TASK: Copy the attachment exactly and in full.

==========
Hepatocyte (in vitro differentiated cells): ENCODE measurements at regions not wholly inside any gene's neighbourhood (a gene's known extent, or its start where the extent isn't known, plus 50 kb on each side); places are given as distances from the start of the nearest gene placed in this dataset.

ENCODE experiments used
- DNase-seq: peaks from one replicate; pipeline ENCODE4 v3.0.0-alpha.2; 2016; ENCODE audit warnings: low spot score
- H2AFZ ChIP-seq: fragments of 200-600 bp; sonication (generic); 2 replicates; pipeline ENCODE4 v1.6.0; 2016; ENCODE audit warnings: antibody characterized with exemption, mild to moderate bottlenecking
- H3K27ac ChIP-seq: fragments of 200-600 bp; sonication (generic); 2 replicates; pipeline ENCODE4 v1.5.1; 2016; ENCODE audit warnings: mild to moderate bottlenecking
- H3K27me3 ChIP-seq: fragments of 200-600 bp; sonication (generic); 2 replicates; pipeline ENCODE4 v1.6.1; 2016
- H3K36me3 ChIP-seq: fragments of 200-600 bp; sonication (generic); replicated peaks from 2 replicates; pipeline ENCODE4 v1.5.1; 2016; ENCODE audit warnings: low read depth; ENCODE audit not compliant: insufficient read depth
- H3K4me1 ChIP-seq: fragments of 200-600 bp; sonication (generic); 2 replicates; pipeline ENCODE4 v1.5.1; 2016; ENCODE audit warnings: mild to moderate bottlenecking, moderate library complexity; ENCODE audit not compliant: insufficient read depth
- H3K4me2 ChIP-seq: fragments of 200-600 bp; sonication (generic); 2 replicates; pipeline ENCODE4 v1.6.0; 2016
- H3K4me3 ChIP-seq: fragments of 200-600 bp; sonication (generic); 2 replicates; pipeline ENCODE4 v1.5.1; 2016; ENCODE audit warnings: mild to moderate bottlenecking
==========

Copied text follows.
Hepatocyte (in vitro differentiated cells): ENCODE measurements at regions not wholly inside any gene's neighbourhood (a gene's known extent, or its start where the extent isn't known, plus 50 kb on each side); places are given as distances from the start of the nearest gene placed in this dataset.

ENCODE experiments used
- DNase-seq: peaks from one replicate; pipeline ENCODE4 v3.0.0-alpha.2; 2016; ENCODE audit warnings: low spot score
- H2AFZ ChIP-seq: fragments of 200-600 bp; sonication (generic); 2 replicates; pipeline ENCODE4 v1.6.0; 2016; ENCODE audit warnings: antibody characterized with exemption, mild to moderate bottlenecking
- H3K27ac ChIP-seq: fragments of 200-600 bp; sonication (generic); 2 replicates; pipeline ENCODE4 v1.5.1; 2016; ENCODE audit warnings: mild to moderate bottlenecking
- H3K27me3 ChIP-seq: fragments of 200-600 bp; sonication (generic); 2 replicates; pipeline ENCODE4 v1.6.1; 2016
- H3K36me3 ChIP-seq: fragments of 200-600 bp; sonication (generic); replicated peaks from 2 replicates; pipeline ENCODE4 v1.5.1; 2016; ENCODE audit warnings: low read depth; ENCODE audit not compliant: insufficient read depth
- H3K4me1 ChIP-seq: fragments of 200-600 bp; sonication (generic); 2 replicates; pipeline ENCODE4 v1.5.1; 2016; ENCODE audit warnings: mild to moderate bottlenecking, moderate library complexity; ENCODE audit not compliant: insufficient read depth
- H3K4me2 ChIP-seq: fragments of 200-600 bp; sonication (generic); 2 replicates; pipeline ENCODE4 v1.6.0; 2016
- H3K4me3 ChIP-seq: fragments of 200-600 bp; sonication (generic); 2 replicates; pipeline ENCODE4 v1.5.1; 2016; ENCODE audit warnings: mild to moderate bottlenecking